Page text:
Guoliang Liu, Hans Liu
Low Carbon Economy (LCE) , 2011, DOI: 10.4236/lce.2011.24027
Abstract: Most old residential and commercial buildings in China are not insulated or not to new standards. This is true even in regions with very cold winters or regions with very hot summers. The insulation in new buildings is very poor relative to North American standards. However, insulating the exterior walls, attic roofs, and foundation walls to new standards of buildings in China would reduce the need for heating and air conditioning, and thus would save roughly 200 million tons of coal each year. This in turn would lead to a reduction in CO2 emissions of about 510 million tons per year, which is equal to about 8.4% of China’s total carbon emissions in 2006. The use of insulation in buildings will help homeowners save money, help China save energy and help the environment all at the same time. Insulation will provide a continued payback to the homeowner, not only in dollars and cents, but also by providing a more enjoyable and comfortable living environment for many years.
Network Economies for the Internet  [PDF]
Hans W. Gottinger
Modern Economy (ME) , 2012, DOI: 10.4236/me.2012.34053
Abstract: The article has been retracted due to the investigation of complaints received against it. The Editorial Board found that substantial portions of the text came from other published papers. The scientific community takes a very strong view on this matter, and the Modern Economy treats all unethical behavior such as plagiarism seriously. This paper published in Vol.3 No.4 408-423, 2012, has been removed from this site.
Photons Are EM Energy Superpositioned on TEM Waves  [PDF]
Hans W. Giertz
Open Journal of Microphysics (OJM) , 2013, DOI: 10.4236/ojm.2013.33013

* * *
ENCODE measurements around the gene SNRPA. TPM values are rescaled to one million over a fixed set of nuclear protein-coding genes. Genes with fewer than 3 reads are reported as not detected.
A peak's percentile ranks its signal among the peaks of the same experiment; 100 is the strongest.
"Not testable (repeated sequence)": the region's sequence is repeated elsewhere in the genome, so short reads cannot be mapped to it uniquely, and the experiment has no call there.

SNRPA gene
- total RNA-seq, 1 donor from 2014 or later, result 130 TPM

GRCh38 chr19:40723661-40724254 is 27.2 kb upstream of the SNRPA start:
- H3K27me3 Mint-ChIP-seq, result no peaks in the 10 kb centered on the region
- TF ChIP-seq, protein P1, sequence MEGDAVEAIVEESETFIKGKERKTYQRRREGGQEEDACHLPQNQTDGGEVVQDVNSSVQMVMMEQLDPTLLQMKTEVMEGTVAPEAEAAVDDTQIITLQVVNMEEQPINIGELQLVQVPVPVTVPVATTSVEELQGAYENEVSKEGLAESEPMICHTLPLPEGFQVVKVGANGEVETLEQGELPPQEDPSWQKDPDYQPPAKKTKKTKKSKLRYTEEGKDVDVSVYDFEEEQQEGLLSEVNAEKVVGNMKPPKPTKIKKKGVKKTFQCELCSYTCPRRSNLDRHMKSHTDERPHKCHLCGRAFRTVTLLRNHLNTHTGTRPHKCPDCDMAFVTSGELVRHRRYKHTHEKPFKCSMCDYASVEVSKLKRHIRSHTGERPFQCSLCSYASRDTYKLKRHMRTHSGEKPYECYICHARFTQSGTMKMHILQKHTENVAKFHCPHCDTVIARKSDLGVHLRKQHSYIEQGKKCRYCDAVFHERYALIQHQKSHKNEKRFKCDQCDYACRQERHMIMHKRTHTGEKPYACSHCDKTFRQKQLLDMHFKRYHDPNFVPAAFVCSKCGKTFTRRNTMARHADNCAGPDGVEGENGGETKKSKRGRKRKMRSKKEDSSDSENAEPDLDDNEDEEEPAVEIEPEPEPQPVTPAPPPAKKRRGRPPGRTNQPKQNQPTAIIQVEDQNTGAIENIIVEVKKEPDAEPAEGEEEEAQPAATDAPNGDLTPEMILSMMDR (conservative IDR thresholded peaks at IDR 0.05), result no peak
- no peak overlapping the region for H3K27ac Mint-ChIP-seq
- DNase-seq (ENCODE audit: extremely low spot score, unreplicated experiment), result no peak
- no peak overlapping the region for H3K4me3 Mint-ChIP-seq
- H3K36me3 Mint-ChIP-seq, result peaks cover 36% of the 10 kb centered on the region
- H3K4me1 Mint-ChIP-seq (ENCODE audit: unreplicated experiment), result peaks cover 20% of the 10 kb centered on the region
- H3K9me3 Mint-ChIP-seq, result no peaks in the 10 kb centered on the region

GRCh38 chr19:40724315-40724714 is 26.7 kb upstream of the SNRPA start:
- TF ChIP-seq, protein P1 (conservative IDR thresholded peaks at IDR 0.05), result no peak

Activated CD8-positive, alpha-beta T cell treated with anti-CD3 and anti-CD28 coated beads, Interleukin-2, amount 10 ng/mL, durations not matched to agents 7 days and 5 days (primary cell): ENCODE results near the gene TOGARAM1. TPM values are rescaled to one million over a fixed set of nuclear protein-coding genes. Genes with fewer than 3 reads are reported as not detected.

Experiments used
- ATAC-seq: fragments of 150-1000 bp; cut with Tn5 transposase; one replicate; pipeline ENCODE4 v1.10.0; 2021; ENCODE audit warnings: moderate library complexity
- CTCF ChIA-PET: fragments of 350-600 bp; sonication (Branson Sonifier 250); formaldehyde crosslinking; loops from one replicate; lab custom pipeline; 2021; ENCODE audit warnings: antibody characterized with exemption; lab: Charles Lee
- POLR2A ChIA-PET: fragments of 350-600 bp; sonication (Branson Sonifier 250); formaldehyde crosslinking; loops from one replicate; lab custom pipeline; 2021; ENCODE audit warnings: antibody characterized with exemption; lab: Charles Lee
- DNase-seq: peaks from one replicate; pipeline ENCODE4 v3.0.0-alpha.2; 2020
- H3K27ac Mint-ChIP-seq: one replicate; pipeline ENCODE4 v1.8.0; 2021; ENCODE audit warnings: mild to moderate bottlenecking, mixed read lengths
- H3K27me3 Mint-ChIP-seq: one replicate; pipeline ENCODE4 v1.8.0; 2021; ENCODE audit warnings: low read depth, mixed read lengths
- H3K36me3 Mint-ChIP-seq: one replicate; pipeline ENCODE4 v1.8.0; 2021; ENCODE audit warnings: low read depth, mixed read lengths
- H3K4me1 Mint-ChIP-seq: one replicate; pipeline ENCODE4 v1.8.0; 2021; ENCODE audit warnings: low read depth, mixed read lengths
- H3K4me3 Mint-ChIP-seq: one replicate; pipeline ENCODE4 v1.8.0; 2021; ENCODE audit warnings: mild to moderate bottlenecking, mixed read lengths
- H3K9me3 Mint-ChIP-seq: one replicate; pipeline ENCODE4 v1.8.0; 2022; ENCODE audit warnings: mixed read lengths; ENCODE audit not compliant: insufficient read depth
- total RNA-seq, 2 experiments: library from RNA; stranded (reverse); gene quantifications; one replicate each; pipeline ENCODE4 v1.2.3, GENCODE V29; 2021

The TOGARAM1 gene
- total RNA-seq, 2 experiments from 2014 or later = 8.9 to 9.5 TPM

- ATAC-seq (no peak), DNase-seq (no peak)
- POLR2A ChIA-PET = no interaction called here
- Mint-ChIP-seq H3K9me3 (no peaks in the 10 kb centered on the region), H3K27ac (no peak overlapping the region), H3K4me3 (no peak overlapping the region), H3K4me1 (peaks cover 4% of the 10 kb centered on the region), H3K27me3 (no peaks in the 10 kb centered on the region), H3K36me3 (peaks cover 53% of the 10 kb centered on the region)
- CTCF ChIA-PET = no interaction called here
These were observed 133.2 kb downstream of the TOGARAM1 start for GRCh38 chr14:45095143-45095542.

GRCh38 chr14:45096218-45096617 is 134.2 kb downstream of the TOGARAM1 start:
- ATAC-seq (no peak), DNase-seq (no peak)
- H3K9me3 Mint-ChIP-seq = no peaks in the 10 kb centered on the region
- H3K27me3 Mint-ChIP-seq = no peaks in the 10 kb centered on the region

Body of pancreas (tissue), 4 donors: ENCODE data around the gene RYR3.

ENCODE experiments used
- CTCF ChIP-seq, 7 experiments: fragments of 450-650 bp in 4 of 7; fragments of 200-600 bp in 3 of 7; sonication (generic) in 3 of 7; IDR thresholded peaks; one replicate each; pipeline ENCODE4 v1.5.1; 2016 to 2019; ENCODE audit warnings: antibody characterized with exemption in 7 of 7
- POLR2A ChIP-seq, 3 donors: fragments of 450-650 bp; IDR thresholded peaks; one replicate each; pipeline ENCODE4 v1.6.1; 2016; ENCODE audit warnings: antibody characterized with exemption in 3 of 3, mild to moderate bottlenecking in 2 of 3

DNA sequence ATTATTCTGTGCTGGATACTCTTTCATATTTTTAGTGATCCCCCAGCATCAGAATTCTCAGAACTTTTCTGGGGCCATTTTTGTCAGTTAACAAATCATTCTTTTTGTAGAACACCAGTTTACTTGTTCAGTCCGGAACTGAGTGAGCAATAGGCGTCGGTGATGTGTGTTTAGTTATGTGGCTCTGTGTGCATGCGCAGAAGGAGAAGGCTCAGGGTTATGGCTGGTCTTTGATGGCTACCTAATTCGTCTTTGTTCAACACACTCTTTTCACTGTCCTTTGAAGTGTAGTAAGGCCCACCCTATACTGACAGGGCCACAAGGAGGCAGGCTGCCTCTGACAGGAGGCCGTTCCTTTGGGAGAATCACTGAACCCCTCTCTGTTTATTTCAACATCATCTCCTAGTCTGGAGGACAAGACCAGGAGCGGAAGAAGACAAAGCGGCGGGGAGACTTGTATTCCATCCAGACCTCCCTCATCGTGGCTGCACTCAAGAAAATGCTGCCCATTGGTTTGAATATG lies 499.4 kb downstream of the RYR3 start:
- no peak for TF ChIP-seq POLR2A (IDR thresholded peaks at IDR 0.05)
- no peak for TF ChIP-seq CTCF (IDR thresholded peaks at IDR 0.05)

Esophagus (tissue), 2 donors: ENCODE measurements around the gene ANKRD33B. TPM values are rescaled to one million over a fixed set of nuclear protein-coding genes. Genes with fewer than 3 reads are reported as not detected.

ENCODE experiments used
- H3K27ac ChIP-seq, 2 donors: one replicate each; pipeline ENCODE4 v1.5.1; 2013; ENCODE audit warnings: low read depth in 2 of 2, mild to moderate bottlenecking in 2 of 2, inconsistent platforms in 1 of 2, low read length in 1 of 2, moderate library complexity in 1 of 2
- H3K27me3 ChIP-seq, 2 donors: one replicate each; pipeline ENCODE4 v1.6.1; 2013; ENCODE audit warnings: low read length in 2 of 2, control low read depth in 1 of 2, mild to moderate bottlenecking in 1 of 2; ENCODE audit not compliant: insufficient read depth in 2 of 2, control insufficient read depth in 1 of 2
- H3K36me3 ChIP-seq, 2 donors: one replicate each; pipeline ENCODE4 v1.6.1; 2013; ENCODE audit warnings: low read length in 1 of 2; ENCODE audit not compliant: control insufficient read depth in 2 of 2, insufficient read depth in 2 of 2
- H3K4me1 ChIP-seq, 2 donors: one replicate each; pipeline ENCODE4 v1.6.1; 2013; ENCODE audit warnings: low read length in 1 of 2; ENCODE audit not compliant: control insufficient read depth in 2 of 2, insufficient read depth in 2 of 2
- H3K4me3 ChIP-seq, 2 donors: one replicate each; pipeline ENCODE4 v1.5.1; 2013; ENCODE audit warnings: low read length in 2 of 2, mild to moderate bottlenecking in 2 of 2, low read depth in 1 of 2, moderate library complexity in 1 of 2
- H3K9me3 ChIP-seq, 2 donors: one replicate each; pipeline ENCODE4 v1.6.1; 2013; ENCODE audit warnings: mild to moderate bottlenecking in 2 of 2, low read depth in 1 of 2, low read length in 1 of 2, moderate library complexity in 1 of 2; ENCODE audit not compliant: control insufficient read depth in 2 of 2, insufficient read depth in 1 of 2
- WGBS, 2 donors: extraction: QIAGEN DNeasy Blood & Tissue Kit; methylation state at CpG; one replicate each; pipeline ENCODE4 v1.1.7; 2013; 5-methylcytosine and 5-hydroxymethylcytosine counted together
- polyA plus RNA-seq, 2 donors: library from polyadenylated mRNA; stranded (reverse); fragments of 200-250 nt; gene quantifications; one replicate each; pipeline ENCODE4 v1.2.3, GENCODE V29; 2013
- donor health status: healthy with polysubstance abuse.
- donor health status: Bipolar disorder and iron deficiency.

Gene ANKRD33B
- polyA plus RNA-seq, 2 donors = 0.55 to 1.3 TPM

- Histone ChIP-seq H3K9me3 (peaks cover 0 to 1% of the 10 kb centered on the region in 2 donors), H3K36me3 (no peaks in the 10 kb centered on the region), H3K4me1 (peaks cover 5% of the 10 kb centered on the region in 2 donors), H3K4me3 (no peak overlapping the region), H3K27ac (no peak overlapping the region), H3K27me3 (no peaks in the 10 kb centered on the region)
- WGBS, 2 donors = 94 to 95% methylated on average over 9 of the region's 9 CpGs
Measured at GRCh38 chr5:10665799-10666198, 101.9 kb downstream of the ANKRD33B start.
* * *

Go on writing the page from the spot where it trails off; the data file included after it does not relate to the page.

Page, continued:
Abstract: The study displays that TEM waves (e.g. radio waves, light) consist of low frequency plane TEM waves where the radio frequency energy or light energy is superpositioned on these low frequency TEM waves. The superpositioned energy can be discrete and where its frequency ν determines its energy hv and where this superpositioned energy hv is the photon. The study shows that photons and TEM waves are described by the laws of electromagnetism. Hence, there is a duality between the photon and the TEM wave and also a duality between electromagnetism and quantum theory in this case. The low frequency plane TEM waves originate from a singularity in universe and have been described earlier. The study describes how energy from a generator, from light bulbs and radio antennas is superpositioned on low frequency TEM waves, resulting in medium frequency TEM waves, radio waves and light. The study displays that light from the sun consists of light energy superpositioned on low frequency TEM waves. The study describes methods enabling measurement of the low frequency plane TEM waves and the superpositioned energy.